Mathematics Teachers' Perspectives on Professional Development Around Implementing High Cognitive Demand Tasks

Mathematics Teachers' Perspectives on Professional Development Around Implementing High Cognitive Demand Tasks

Amber G. Candela (University of Missouri - St. Louis, USA)
DOI: 10.4018/978-1-5225-1067-3.ch030
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Abstract

This chapter will provide readers with an overview of a professional development created and enacted to support teachers' implementation of high cognitive demand tasks (Smith & Stein, 2011). This multiple case study seeks to give voice to the three seventh grade mathematics teachers who participated in the professional development as they share their perspectives on what factors affected their implementation of high cognitive demand tasks. The goal of this chapter is to provide an overview of the structure of the professional development, share the aspects of the professional development the teachers identified as supportive when planning and implementing high cognitive demand tasks in their mathematics classrooms, and discuss ideas for future professional development aimed at providing teachers with instructional practices to incorporate into classrooms.
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Introduction

There is “no decision teachers make that has a greater impact on students’ opportunities to learn and on their perceptions about what mathematics is than the selection or creation of tasks with which the teacher engages students in studying mathematics” (Lappan & Briars, 1995, p. 139). With this is mind, it is crucial that teachers not only realize the importance of choosing tasks, but also have the knowledge of what tasks can engage students.

Martin (2007) outlined seven standards that represent the core dimensions of teaching and learning mathematics with one being the selection of worthwhile mathematical tasks and explained that teachers should pose tasks that help students develop mathematical understanding, help students make mathematical connections, require problem formulation and problem solving, and help students communicate about mathematics. Research shows that successful mathematics teachers give students mathematical tasks like the ones described by Martin. Teachers in high achieving schools engaged their students in conversations about mathematics and did not focus solely on basic facts and processes (Edmonds, 1979; Kitchen, Row, Lee, & Secada, 2009). Those teachers who focused on higher order thinking and less on routine skills allowed students to think critically about mathematics, develop better mathematical vocabulary, provide justification for their answers and learn how to collaboratively work with other students (Gutierrez, 2000; Staples & Truxaw, 2010).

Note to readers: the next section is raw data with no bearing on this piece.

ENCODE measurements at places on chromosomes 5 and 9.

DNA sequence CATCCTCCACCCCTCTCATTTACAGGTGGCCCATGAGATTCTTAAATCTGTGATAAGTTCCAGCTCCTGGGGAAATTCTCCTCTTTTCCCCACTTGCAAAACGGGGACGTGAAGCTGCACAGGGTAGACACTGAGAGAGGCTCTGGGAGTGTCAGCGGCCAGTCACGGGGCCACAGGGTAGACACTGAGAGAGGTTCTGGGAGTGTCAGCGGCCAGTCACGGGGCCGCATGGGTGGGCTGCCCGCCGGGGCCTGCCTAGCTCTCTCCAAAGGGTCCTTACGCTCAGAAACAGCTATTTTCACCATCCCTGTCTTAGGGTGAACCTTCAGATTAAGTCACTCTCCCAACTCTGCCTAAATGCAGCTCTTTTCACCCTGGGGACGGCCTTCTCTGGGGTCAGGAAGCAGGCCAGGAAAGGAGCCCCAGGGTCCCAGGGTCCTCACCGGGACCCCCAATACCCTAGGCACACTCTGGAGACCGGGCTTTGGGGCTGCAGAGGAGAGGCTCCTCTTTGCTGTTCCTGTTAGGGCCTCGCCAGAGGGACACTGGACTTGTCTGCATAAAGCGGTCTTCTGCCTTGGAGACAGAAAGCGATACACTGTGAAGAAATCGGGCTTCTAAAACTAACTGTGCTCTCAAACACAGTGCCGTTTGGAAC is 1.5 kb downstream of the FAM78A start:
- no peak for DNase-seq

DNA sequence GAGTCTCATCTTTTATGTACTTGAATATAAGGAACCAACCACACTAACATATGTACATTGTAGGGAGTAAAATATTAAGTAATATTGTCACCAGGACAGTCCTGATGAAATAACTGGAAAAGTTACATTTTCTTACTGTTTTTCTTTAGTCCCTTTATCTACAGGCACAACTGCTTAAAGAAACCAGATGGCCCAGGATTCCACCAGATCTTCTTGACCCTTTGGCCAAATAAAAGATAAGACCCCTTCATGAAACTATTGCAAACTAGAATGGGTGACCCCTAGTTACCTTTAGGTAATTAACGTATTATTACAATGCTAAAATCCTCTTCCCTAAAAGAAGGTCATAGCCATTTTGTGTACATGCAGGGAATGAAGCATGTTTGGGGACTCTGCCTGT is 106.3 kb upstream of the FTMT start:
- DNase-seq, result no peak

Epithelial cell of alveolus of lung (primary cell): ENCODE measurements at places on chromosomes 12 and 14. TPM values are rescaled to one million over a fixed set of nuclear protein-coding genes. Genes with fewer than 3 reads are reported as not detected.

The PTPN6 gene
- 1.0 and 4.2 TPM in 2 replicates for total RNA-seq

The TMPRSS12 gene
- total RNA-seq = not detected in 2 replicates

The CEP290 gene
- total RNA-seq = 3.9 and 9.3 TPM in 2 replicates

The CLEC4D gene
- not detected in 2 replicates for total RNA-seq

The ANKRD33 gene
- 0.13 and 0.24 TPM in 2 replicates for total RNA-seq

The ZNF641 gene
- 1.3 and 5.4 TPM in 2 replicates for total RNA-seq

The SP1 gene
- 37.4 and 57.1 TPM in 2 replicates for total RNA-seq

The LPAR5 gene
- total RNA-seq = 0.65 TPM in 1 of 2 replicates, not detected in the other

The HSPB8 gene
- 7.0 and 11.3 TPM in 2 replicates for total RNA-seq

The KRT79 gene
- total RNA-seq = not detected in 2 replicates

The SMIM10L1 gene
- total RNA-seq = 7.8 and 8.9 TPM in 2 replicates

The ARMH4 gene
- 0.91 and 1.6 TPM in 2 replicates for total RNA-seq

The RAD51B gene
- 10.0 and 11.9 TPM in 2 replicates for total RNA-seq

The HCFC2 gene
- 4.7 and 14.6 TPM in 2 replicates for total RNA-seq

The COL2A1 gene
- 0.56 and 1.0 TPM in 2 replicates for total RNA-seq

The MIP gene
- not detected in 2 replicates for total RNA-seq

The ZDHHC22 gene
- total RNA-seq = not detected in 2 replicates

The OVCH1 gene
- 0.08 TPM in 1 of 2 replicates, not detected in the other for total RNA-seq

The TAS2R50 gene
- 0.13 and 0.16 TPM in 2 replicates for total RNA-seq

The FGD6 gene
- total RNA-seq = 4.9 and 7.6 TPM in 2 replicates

One way teachers can impact students’ opportunities to learn is by engaging students in high cognitive demand tasks (Smith & Stein, 2011). Cognitive demand refers to the amount of effort a student needs to expend to think about a problem. Smith and Stein outlined and characterized four different demands of tasks: memorization tasks, procedures without connections tasks, procedures with connections tasks, and doing mathematics. Memorization and procedures without connections are low cognitive demand tasks while procedures with connections and doing mathematics are high cognitive. Memorization tasks involve recalling facts or definitions and do not require computation. An example of a memorization task is stating the Pythagorean Theorem. Tasks labeled as procedures without connections involve using a procedure to solve a problem but do not connect it to any other mathematical ideas, such as solving equations for missing variables. Procedures with connections tasks involve using a procedure but connecting it to other mathematical ideas. One such problem is solving a quadratic function, interpreting what the solution means, and relating these values to the graph of the function and the overall given situation. A task labeled doing mathematics does not give an explicit way to solve the problem and may include multiple solution methods, such as figuring out a pattern and coming up with generalized formula. (See Figure 1 for descriptions of the four levels of demand). Many of the descriptors of tasks with a high level of demand align with characteristics of tasks that promote conceptual understanding of mathematics (Doyle, 1983).

Figure 1.

The task analysis guide

(Boston & Smith, 2009, p. 122)

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